Continued development presents another challenge to farming their acres – much of the land that the Burns operation farms is rented and quite variable, and it’s a balancing act to apply fertility to get the most yield out of each acre while keeping in consideration that some ground may be converted into business and residential use.

“At the end of the day, my goal is to keep the big picture in sight,” Joe said.  “You realize you’re not always going to do everything completely right, but you try to keep your mistakes to a minimum.  It’s a matter of making the best use of what you’ve got.  That’s the goal of doing everything that way.”

Joe Burns strolls through his family’s property, with a newly constructed apartment building just across the street in the background. As the metropolitan area grows, the Burns family has had to take extra care to be mindful of residential neighbors when making applications.

As his farm makes input plans for the year, Joe frequently refers to the reliable information provided by the Ag PhD television program, as well as Ag PhD workshops on topics such as herbicide application planning and tiling efforts to improve his ground.

“For sure, the clinics certainly have helped us make decisions along the way,” Joe said.  “I’ve always liked how they go through the chemical programs and pricing on everything so you can start making a plan.  The tiling clinics have also been interesting.  I’ve never been disappointed in any tiling I’ve done on my farm.”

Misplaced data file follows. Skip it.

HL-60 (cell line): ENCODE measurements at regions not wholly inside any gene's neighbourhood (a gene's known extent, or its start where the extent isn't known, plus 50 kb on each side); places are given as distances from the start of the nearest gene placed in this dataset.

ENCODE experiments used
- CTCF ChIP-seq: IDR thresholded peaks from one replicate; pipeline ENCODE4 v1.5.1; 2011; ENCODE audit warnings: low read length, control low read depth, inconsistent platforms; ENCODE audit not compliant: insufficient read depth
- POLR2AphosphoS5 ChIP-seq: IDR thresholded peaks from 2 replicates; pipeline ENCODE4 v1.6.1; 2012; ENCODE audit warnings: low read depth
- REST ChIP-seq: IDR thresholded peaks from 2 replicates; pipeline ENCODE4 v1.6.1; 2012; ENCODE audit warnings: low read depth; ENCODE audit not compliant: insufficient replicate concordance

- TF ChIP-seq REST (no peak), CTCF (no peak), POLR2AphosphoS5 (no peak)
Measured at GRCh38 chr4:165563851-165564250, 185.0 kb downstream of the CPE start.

While Ag PhD’s information has been helpful, the Burns brothers will continue to take advantage of the advice provided through their long-standing relationship with their Hefty Seed Agronomist, Lee Fischer.  To Joe, this relationship and the service his farm receives is the greatest benefit to working with the company.  And it just so happens that using agronomic knowledge to help farmers address the unexpected is Lee’s favorite part of the job.

“That’s what really sets us apart from the other people out there,” Fischer said.  “I’m not a salesman.  I’m their agronomist, and I want them to be successful – that’s my number one goal.  If they find success and they trust me, that’s the most fun part of my job.  I love going out and solving problems for people.”

Each farm has its problems, and every season presents different challenges on every farm.  Having a partner to help you solve those problems goes a long way.

“Every year, making a plan always seems like a moving target,” Joe said.  “You have to go from Plan B to Plan C and so on, and you need somebody that’s knowledgeable about fertility and seed and herbicides, insecticides – when you have to switch to a different plan and all the things that come with that, it’s nice to have Lee to bounce ideas off of.  Lee is on our farm several times a year.  If we ever have anything we need to have looked at, he’ll come down and look at it.”

As the Burns operation continues to contend with challenges from weeds, insects, and diseases – or neighbors – Joe knows he has a valuable partner in his agronomist.

“I’ve always enjoyed Lee,” Joe said.  “He’s very honest, and he has a lot of qualities that make him easy to work with.”

If you need to bounce some ideas off of a Hefty Agronomist or are looking for some answers to help you face the challenges on your farm, visit your local Hefty Seed Company or CLICK HERE to find an agronomist near you.